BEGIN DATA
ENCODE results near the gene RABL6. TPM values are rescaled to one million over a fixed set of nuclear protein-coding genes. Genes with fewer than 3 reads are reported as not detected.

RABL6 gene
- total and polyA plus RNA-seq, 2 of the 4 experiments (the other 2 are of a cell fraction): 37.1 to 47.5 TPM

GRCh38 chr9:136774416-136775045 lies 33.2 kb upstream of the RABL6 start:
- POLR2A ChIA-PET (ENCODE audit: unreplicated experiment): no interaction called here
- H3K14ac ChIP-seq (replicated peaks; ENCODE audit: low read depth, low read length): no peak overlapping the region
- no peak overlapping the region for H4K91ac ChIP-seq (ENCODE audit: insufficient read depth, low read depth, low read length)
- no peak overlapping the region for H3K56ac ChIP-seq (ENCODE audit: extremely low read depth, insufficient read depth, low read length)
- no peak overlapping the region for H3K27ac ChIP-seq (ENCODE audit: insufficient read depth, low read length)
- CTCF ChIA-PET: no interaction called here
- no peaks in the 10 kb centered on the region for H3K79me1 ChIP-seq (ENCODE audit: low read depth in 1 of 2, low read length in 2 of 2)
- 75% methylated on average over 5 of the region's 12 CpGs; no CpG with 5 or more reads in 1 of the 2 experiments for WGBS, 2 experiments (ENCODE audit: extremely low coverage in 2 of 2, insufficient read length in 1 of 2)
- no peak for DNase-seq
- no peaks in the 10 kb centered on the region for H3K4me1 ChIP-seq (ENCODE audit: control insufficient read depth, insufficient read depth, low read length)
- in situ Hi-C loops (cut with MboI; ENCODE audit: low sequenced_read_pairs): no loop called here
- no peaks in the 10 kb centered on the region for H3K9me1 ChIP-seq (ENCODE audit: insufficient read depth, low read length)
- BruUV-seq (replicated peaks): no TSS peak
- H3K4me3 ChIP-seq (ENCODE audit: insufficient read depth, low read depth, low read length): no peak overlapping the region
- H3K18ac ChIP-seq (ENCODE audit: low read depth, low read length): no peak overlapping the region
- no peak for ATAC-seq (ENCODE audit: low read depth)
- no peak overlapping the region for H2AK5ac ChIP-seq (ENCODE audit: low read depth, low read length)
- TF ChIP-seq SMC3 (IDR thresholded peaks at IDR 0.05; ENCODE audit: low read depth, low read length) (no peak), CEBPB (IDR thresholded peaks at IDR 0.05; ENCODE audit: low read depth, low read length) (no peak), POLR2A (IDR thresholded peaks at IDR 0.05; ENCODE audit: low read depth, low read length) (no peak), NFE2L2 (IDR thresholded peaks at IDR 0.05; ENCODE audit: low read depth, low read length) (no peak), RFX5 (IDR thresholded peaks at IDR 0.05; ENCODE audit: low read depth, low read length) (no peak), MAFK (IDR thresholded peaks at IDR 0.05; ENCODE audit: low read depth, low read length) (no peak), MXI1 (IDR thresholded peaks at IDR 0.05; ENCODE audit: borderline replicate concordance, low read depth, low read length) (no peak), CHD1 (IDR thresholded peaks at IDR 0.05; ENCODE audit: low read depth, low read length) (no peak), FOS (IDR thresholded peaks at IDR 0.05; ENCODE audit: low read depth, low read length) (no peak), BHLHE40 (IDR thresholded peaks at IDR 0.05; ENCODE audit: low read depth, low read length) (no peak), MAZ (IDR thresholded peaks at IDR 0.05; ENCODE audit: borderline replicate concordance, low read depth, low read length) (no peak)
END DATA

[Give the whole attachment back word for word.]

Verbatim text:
ENCODE results near the gene RABL6. TPM values are rescaled to one million over a fixed set of nuclear protein-coding genes. Genes with fewer than 3 reads are reported as not detected.

RABL6 gene
- total and polyA plus RNA-seq, 2 of the 4 experiments (the other 2 are of a cell fraction): 37.1 to 47.5 TPM

GRCh38 chr9:136774416-136775045 lies 33.2 kb upstream of the RABL6 start:
- POLR2A ChIA-PET (ENCODE audit: unreplicated experiment): no interaction called here
- H3K14ac ChIP-seq (replicated peaks; ENCODE audit: low read depth, low read length): no peak overlapping the region
- no peak overlapping the region for H4K91ac ChIP-seq (ENCODE audit: insufficient read depth, low read depth, low read length)
- no peak overlapping the region for H3K56ac ChIP-seq (ENCODE audit: extremely low read depth, insufficient read depth, low read length)
- no peak overlapping the region for H3K27ac ChIP-seq (ENCODE audit: insufficient read depth, low read length)
- CTCF ChIA-PET: no interaction called here
- no peaks in the 10 kb centered on the region for H3K79me1 ChIP-seq (ENCODE audit: low read depth in 1 of 2, low read length in 2 of 2)
- 75% methylated on average over 5 of the region's 12 CpGs; no CpG with 5 or more reads in 1 of the 2 experiments for WGBS, 2 experiments (ENCODE audit: extremely low coverage in 2 of 2, insufficient read length in 1 of 2)
- no peak for DNase-seq
- no peaks in the 10 kb centered on the region for H3K4me1 ChIP-seq (ENCODE audit: control insufficient read depth, insufficient read depth, low read length)
- in situ Hi-C loops (cut with MboI; ENCODE audit: low sequenced_read_pairs): no loop called here
- no peaks in the 10 kb centered on the region for H3K9me1 ChIP-seq (ENCODE audit: insufficient read depth, low read length)
- BruUV-seq (replicated peaks): no TSS peak
- H3K4me3 ChIP-seq (ENCODE audit: insufficient read depth, low read depth, low read length): no peak overlapping the region
- H3K18ac ChIP-seq (ENCODE audit: low read depth, low read length): no peak overlapping the region
- no peak for ATAC-seq (ENCODE audit: low read depth)
- no peak overlapping the region for H2AK5ac ChIP-seq (ENCODE audit: low read depth, low read length)
- TF ChIP-seq SMC3 (IDR thresholded peaks at IDR 0.05; ENCODE audit: low read depth, low read length) (no peak), CEBPB (IDR thresholded peaks at IDR 0.05; ENCODE audit: low read depth, low read length) (no peak), POLR2A (IDR thresholded peaks at IDR 0.05; ENCODE audit: low read depth, low read length) (no peak), NFE2L2 (IDR thresholded peaks at IDR 0.05; ENCODE audit: low read depth, low read length) (no peak), RFX5 (IDR thresholded peaks at IDR 0.05; ENCODE audit: low read depth, low read length) (no peak), MAFK (IDR thresholded peaks at IDR 0.05; ENCODE audit: low read depth, low read length) (no peak), MXI1 (IDR thresholded peaks at IDR 0.05; ENCODE audit: borderline replicate concordance, low read depth, low read length) (no peak), CHD1 (IDR thresholded peaks at IDR 0.05; ENCODE audit: low read depth, low read length) (no peak), FOS (IDR thresholded peaks at IDR 0.05; ENCODE audit: low read depth, low read length) (no peak), BHLHE40 (IDR thresholded peaks at IDR 0.05; ENCODE audit: low read depth, low read length) (no peak), MAZ (IDR thresholded peaks at IDR 0.05; ENCODE audit: borderline replicate concordance, low read depth, low read length) (no peak)